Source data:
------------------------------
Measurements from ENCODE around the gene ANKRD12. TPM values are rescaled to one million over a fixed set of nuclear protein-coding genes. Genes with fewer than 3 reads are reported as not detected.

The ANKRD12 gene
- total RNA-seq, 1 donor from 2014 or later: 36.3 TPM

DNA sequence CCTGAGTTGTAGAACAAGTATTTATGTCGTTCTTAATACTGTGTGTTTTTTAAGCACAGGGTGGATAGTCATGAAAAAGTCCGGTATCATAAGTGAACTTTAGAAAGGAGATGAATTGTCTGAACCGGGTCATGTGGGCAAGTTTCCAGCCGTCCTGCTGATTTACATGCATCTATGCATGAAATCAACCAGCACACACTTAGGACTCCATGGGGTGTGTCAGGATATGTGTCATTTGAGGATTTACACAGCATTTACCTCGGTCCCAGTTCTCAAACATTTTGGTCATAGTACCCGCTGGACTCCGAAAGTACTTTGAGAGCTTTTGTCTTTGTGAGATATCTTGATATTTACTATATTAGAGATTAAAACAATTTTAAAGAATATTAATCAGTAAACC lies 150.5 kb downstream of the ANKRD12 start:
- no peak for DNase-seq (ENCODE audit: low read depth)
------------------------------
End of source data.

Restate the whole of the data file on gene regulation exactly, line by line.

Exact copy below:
Measurements from ENCODE around the gene ANKRD12. TPM values are rescaled to one million over a fixed set of nuclear protein-coding genes. Genes with fewer than 3 reads are reported as not detected.

The ANKRD12 gene
- total RNA-seq, 1 donor from 2014 or later: 36.3 TPM

DNA sequence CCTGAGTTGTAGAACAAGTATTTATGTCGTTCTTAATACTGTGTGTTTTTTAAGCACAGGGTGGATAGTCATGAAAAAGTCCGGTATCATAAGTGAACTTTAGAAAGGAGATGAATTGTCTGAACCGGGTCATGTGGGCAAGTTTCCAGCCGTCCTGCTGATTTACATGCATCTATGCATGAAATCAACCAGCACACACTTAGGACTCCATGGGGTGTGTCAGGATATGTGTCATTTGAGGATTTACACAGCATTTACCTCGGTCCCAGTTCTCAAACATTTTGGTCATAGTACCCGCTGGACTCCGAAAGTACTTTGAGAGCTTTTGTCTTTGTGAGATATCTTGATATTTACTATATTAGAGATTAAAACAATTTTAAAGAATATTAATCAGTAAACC lies 150.5 kb downstream of the ANKRD12 start:
- no peak for DNase-seq (ENCODE audit: low read depth)